Treasury regulations require you to explain in detail the grounds and facts relied upon to support each correction. On line 23, describe in detail each correction you entered in column 4 on lines 7-17 and 19a. Also use line 23 to describe corrections made on line 19b. If you need more space, attach additional sheets, but be sure to write your name, EIN, “Form 941-X,” the quarter you are correcting (for example, “Quarter 2”), and the calendar year of the quarter you are correcting on the top of each sheet.

You must describe the events that caused the underreported or overreported amounts. Explanations such as “social security and Medicare wages were overstated” or “administrative/payroll errors were discovered” are insufficient and may delay processing your Form 941-X because the IRS may need to ask for a more complete explanation.

Provide the following information in your explanation for each correction.

  • Form 941-X line number(s) affected.

  • Date you discovered the error.

  • Difference (amount of the error).

  • Cause of the error.

You may report the information in paragraph form. The following paragraph is an example.

The $1,000 difference shown in column 3 on lines 6, 8, and 10 was discovered on May 15, 2014, during an internal payroll audit. We discovered that we included $1,000 of wages for one of our employees twice. This correction removes the reported wages that were never paid.

For corrections shown on lines 14–17, column 3, explain why the correction was necessary and attach any notice you received from the IRS.

Part 5. Sign Here

You must complete all three pages of Form 941-X and sign it on page 3. If you do not sign, processing of Form 941-X will be delayed.

Who must sign the Form 941-X?   The following persons are authorized to sign the return for each type of business entity.
  • Sole proprietorship—The individual who owns the business.

  • Corporation (including a limited liability company (LLC) treated as a corporation)—The president, vice president, or other principal officer duly authorized to sign.

  • Partnership (including an LLC treated as a partnership) or unincorporated organization—A responsible and duly authorized member, partner, or officer having knowledge of its affairs.

  • Single member LLC treated as a disregarded entity for federal income tax purposes—The owner of the LLC or a principal officer duly authorized to sign.

  • Trust or estate—The fiduciary.

  Form 941-X may also be signed by a duly authorized agent of the taxpayer if a valid power of attorney has been filed.

Alternative signature method.   Corporate officers or duly authorized agents may sign Form 941-X by rubber stamp, mechanical device, or computer software program. For details and required documentation, see Rev. Proc. 2005-39. You can find Rev. Proc. 2005-39, 2005-28 I.R.B. 82, at www.irs.gov/irb/2005-28_IRB/ar16.html.

Paid Preparer Use Only

A paid preparer must sign Form 941-X and provide the information in the Paid Preparer Use Only section of Part 5 if the preparer was paid to prepare Form 941-X and is not an employee of the filing entity. Paid preparers must sign paper returns with a manual signature. The preparer must give you a copy of the return in addition to the copy to be filed with the IRS.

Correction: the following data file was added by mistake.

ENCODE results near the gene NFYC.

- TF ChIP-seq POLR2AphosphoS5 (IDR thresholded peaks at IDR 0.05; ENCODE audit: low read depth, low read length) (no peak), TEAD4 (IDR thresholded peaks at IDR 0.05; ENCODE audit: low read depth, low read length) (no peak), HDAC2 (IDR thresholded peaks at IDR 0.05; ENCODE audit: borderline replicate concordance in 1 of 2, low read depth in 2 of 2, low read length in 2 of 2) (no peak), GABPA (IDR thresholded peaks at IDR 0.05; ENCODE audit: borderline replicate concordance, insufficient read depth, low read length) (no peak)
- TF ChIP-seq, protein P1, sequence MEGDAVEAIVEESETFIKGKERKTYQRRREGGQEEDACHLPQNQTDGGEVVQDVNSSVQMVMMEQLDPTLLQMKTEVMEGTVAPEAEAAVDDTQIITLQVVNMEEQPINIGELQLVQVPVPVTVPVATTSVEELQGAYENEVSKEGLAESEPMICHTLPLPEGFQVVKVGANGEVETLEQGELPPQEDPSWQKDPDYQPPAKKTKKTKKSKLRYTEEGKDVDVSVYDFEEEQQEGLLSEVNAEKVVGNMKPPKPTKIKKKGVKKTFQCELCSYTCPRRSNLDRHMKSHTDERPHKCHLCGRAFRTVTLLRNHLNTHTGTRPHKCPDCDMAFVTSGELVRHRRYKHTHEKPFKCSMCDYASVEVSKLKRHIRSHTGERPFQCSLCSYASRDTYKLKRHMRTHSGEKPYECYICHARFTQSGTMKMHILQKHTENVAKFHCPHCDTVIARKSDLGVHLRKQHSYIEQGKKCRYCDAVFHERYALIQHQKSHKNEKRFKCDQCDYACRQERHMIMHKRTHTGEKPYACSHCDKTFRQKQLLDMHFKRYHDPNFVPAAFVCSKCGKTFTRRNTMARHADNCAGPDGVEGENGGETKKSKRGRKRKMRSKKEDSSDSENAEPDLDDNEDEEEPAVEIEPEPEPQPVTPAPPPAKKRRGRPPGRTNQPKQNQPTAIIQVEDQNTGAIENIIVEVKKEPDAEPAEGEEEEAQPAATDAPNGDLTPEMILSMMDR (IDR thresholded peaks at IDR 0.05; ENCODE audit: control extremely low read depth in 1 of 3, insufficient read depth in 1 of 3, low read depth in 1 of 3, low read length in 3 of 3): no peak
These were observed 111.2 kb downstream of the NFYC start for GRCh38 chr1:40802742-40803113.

If you are a paid preparer, enter your Preparer Tax Identification Number (PTIN) in the space provided. Include your complete address. If you work for a firm, enter the firm's name and the EIN of the firm. You can apply for a PTIN online or by filing Form W-12, IRS Paid Preparer Tax Identification Number (PTIN) Application and Renewal. For more information about applying for a PTIN online, visit the IRS website at www.irs.gov/ptin. You cannot use your PTIN in place of the EIN of the tax preparation firm.

Generally, you are not required to complete this section if you are filing the return as a reporting agent and have a valid Form 8655, Reporting Agent Authorization, on file with the IRS. However, a reporting agent must complete this section if the reporting agent offered legal advice, for example, advising the client on determining whether its workers are employees or independent contractors for federal tax purposes.

How Can You Order Forms, Instructions, and Publications from the IRS?

Visit the IRS website at www.irs.gov/formspubs.

Call 1-800-TAX-FORM (1-800-829-3676).

Additional Information

You may find the following products helpful when using Form 941-X.

  • Form W-2, Wage and Tax Statement

  • Form W-3, Transmittal of Wage and Tax Statements

  • General Instructions for Forms W-2 and W-3

  • Form W-2AS, American Samoa Wage and Tax Statement

  • Form W-2CM, Wage and Tax Statement (Northern Mariana Islands)

  • Form W-2GU, Guam Wage and Tax Statement

  • Form W-2VI, U.S. Virgin Islands Wage and Tax Statement

  • Form W-3SS, Transmittal of Wage and Tax Statements

  • Form W-2c, Corrected Wage and Tax Statement

  • Form W-3c, Transmittal of Corrected Wage and Tax Statements

  • Form W-11, Hiring Incentives to Restore Employment (HIRE) Act Employee Affidavit

  • Instructions for Form 843

  • Instructions for Form 941

  • Instructions for Schedule B (Form 941)

  • Instructions for Form 941-SS

  • Pub. 15 (Circular E), Employer's Tax Guide

  • Pub. 80 (Circular SS), Federal Tax Guide for Employers in the U.S. Virgin Islands, Guam, American Samoa, and the Commonwealth of the Northern Mariana Islands

  • Pub. 966, Electronic Federal Tax Payment System: A Guide To Getting Started